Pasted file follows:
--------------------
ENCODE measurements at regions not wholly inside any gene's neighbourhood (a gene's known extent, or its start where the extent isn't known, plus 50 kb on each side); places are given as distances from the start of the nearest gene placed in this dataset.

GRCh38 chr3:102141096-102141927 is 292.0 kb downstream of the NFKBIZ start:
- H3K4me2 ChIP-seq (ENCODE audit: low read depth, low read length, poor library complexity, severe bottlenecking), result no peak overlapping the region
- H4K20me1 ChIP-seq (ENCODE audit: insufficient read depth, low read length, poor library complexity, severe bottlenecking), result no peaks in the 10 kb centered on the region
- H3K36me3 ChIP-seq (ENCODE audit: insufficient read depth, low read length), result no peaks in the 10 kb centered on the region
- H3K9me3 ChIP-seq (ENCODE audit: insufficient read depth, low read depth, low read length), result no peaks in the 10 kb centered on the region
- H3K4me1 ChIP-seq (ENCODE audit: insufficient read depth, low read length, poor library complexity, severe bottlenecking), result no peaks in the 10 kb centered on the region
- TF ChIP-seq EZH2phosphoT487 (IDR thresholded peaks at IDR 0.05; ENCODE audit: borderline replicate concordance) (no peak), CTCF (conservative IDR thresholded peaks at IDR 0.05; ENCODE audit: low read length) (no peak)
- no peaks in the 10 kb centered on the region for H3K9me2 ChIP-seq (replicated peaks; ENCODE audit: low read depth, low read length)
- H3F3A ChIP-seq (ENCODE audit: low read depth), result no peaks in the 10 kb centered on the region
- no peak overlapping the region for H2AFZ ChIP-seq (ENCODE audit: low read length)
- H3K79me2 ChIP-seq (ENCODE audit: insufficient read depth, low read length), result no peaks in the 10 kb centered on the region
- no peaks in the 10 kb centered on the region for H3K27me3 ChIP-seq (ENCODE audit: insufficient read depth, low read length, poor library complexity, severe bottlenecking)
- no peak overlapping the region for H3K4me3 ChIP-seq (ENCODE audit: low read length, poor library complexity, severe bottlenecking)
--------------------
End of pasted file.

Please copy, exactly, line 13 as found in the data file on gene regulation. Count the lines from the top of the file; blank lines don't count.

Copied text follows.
- no peaks in the 10 kb centered on the region for H3K27me3 ChIP-seq (ENCODE audit: insufficient read depth, low read length, poor library complexity, severe bottlenecking)